Well, unbeknown st to either XO or myself, The D recorded the exchange for Internet consumption. And since the cat is out of the bag, well, I thought I might as well post it here as well so you all can benefit from our intellectual discourse.

I know we use some pretty big words, but try to follow along.

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Monday, March 28, 2011

Basketball jones

My sword-wielding friend Xavier Onassis is a huge college basketball fan... not1.

I only mildly disagree with the point, though the form betrays lack of gravitas that tends to undermine the very point being made.

I guess one could argue that college basketball (and other college sports) provides a funding mechanism to educate thousands of student athletes who wouldn't otherwise be able to afford an education. So XO's statement above essentially puts a value of zero on education. Which is a shame. I personally think education is one of the more important investments we can make in our own futures.

But actually, when I hear/read people make statements like "nothing is less important than…" or "nothing is worse than…" I really just think that those people suffer from a lack of imagination.

I mean, I suspect that without too much effort I could come up with at least five things that are less important than college basketball2.


Let's see, let me start with… that bunch of cackling mother hens on The View, Lady Gaga, autotune, any autotuned song, the British Royal Family, any wedding among and/or within the British Royal Family, Renaissance Festivals, those weirdos who dress up for Renaissance Festivals, hippie drum circles, poetry slams, comedy jams, fashion week, fashion models, fashion magazines and anything even remotely associated with the fashion industry, steampunks and their steampunk accouterments, Dancing with the Stars Hasbeens, that lame-ass Thor God of Thunder (puhleeze!) movie, my stock options, foodies and the sport they make of eating, 99.9999999999999999 percent of the content of Twitter…

Whew… I guess I got a little carried away there.

1) Hello 1990s vernacular!

2) Of course I realize that this precariously places one upon a nihilistic slippery slope. I mean, if we accept XO's position that people are just semi-intelligent animals and that human life has no particular meaning, then how can we say that anything within life is any more or less meaningful or important than anything else. Just sayin...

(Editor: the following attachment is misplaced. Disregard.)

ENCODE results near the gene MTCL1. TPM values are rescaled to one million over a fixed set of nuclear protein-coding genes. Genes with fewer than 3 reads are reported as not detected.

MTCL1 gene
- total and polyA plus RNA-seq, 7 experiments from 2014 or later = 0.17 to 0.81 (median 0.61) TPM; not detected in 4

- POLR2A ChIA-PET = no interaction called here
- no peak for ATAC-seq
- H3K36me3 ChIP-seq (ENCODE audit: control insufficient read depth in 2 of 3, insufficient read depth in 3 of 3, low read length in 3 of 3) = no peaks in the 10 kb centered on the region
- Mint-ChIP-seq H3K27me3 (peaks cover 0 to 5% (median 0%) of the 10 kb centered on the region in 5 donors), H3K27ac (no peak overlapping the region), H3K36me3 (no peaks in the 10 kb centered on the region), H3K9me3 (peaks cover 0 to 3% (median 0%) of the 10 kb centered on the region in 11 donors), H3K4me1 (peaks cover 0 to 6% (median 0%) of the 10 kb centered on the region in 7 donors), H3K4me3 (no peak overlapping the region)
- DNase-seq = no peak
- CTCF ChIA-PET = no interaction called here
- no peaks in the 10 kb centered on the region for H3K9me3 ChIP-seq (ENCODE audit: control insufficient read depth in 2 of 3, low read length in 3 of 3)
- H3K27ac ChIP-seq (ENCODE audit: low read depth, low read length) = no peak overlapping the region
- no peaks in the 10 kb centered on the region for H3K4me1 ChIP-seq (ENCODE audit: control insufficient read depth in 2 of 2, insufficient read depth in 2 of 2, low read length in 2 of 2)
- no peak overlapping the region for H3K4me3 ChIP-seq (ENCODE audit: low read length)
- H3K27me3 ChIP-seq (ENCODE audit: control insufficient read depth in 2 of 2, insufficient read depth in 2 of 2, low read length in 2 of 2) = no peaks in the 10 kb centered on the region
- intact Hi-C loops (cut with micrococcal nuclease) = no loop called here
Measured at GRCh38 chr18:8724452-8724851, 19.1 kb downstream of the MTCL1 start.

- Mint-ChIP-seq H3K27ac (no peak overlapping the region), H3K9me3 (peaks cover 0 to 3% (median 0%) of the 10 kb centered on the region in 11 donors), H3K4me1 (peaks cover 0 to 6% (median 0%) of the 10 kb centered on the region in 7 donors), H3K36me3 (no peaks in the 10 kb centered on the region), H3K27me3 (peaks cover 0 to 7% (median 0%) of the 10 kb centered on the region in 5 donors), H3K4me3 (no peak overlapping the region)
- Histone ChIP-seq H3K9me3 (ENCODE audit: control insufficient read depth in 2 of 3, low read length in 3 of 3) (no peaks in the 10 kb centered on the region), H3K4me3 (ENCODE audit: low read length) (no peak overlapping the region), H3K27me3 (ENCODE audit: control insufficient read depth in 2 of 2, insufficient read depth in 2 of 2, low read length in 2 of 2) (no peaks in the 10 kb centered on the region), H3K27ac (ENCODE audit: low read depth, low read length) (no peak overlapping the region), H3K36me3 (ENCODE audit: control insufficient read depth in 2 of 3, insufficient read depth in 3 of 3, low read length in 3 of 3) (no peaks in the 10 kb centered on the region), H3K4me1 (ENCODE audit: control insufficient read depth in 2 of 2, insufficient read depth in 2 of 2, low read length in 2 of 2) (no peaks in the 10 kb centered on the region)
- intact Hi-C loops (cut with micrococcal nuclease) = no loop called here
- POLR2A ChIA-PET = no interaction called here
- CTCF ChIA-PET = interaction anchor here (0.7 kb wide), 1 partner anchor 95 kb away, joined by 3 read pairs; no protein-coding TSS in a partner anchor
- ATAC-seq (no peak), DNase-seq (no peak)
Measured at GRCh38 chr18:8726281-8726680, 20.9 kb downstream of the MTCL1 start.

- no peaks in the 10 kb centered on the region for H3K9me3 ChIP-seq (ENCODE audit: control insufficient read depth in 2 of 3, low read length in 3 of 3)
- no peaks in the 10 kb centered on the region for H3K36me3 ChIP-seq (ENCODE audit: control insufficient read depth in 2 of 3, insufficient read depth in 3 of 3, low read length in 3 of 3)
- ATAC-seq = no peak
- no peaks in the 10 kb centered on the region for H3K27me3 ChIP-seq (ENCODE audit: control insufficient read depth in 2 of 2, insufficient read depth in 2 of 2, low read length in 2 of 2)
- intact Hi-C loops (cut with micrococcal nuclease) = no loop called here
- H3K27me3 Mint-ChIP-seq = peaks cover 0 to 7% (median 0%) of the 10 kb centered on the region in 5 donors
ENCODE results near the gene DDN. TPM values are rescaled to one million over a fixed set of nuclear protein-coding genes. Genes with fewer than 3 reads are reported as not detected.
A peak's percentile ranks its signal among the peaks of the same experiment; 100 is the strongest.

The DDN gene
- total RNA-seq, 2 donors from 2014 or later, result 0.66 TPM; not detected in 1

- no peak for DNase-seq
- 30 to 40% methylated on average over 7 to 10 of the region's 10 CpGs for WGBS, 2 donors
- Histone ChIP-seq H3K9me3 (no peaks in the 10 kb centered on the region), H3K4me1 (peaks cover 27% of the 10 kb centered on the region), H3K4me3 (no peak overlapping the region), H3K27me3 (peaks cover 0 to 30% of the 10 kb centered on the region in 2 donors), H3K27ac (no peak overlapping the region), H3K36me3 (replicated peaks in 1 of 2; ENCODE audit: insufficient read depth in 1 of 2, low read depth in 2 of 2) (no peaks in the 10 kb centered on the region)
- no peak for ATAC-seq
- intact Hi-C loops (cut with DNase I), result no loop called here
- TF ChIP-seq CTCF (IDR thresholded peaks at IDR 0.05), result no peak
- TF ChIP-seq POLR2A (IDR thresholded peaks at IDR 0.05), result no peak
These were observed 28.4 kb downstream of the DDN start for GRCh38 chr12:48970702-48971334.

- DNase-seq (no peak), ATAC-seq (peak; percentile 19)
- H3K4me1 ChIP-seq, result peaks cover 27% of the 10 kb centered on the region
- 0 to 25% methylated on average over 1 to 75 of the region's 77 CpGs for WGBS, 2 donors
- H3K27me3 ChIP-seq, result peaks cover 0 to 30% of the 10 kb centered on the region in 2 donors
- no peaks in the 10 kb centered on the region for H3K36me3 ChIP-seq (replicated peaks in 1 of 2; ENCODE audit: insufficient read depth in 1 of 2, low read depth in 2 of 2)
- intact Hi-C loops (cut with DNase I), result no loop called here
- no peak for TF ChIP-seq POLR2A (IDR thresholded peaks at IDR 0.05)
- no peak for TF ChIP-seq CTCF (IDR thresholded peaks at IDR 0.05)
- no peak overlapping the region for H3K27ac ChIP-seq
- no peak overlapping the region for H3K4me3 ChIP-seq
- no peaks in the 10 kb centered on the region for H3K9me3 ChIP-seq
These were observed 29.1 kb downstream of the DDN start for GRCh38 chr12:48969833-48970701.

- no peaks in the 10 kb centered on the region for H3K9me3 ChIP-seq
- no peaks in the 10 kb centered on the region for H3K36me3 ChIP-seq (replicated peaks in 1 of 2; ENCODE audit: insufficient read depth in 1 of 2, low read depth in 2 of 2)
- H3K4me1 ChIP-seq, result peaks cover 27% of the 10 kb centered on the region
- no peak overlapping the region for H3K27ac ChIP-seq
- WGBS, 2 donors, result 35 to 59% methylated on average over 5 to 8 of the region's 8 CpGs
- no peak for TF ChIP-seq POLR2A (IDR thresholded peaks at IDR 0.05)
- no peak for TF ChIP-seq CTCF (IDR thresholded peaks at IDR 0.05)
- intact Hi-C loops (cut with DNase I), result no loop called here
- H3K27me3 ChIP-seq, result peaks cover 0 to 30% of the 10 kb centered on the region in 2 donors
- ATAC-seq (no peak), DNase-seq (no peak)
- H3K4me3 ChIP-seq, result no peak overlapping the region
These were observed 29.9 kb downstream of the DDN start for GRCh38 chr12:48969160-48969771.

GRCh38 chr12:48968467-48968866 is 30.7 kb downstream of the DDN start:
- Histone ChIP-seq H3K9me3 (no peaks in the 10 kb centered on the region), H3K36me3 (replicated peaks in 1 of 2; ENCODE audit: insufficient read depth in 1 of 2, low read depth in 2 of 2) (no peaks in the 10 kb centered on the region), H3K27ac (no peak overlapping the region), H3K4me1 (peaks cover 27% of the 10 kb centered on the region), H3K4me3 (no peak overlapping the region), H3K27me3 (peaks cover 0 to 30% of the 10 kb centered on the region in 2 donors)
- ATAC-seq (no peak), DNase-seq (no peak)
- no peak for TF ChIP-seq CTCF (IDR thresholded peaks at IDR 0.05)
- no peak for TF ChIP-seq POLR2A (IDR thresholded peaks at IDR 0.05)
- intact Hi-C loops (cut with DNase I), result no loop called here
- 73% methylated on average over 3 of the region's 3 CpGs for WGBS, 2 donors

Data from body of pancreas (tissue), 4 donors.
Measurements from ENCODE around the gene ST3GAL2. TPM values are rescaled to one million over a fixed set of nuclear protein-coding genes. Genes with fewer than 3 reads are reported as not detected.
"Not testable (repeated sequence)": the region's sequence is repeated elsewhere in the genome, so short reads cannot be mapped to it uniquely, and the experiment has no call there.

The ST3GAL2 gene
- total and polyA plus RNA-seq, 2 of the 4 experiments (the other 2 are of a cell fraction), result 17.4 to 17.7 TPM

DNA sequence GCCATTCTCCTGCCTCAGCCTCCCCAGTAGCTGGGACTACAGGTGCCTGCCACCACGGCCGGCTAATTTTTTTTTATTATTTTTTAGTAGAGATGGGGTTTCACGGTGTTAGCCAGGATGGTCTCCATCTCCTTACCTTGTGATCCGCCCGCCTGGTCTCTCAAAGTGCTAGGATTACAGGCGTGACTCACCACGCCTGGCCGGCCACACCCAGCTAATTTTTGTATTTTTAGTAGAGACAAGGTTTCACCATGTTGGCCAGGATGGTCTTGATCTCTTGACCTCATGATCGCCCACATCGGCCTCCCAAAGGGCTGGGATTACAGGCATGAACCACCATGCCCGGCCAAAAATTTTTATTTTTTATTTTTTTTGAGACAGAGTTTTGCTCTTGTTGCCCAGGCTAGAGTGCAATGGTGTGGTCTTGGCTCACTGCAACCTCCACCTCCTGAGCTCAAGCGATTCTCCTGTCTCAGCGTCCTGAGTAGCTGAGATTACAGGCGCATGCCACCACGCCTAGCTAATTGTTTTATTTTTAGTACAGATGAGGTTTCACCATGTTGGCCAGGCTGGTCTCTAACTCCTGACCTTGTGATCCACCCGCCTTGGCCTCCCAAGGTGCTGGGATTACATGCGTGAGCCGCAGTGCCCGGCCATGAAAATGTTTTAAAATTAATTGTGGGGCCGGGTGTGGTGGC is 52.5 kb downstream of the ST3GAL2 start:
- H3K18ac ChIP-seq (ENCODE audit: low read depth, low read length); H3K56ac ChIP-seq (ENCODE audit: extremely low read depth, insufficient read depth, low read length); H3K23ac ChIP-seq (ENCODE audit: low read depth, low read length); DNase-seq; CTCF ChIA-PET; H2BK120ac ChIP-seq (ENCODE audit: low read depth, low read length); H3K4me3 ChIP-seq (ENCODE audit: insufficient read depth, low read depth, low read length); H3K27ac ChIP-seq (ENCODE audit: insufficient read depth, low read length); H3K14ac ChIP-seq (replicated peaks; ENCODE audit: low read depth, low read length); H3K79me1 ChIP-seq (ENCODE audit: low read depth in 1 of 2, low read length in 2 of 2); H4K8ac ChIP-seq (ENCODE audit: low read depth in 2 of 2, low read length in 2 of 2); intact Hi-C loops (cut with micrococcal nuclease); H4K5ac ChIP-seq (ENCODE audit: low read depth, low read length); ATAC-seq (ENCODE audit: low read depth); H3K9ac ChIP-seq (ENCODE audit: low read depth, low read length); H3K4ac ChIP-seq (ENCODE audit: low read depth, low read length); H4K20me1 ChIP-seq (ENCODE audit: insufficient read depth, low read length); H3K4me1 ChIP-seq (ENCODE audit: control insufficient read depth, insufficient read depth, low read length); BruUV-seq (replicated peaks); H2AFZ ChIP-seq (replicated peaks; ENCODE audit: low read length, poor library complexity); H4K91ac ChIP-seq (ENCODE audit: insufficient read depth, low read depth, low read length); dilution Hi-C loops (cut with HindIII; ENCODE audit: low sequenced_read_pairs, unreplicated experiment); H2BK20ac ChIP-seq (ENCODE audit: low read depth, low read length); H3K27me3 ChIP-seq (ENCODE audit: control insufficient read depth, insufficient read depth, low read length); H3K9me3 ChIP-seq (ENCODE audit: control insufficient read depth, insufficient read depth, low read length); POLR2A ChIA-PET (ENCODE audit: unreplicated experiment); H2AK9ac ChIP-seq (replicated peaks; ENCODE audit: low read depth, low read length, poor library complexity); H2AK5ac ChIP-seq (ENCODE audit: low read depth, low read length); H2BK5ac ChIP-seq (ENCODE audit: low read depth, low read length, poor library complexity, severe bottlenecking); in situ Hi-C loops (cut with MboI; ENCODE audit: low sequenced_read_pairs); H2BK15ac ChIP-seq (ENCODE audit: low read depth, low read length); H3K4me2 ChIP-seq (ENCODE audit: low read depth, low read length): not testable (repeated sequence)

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Monday, March 14, 2011

YouTube Tuesday: The Delicate Sound of Pi

I know it's a day early for YouTube Tuesday, but it's a special occasion. As you know, or will soon become aware, today is 3.14… Pi Day in the United States*.

To commemorate this special day, here's a special Pi Day song. I hope you'll all singe along.

*Europe, of course, doesn't have a Pi Day because they mess up their date notations by putting the day before the month, thus 14.3. However, according to my inside sources 143 is the sum of 3 consecutive primes (43+47+53), and also of 5 consecutive primes (11+13+17+19+23+29+31). So I guess it's Prime Day in Europe.

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Friday, March 11, 2011

Best of 3 A.M.: No more wedgies

Editor's Note: I'm pulling up some items from the archive, just for the hell of it. This one was originally posted in March of 2007. Follow the link to read more of The Best of 3A.M.

I may have mentioned this before, but I think it bears repeating.

The "wedge salad" is the most ridiculous culinary fraud ever perpetrated upon the American dining public.

I mean come on people! This isn't a salad! It's a chunk of lettuce with possibly some peppers thrown in for color. Have we become so lazy that we can't chop up the lettuce? Are we so lacking in creativity that we can't toss on a couple of cherry tomatoes or cucumbers? This is like giving someone a loaf of bread and calling it a sandwich.

How have we let our democracy get to the point where a quarter-head of lettuce is considered a salad. That's not the America I know.

Hell, that's not even Mexico.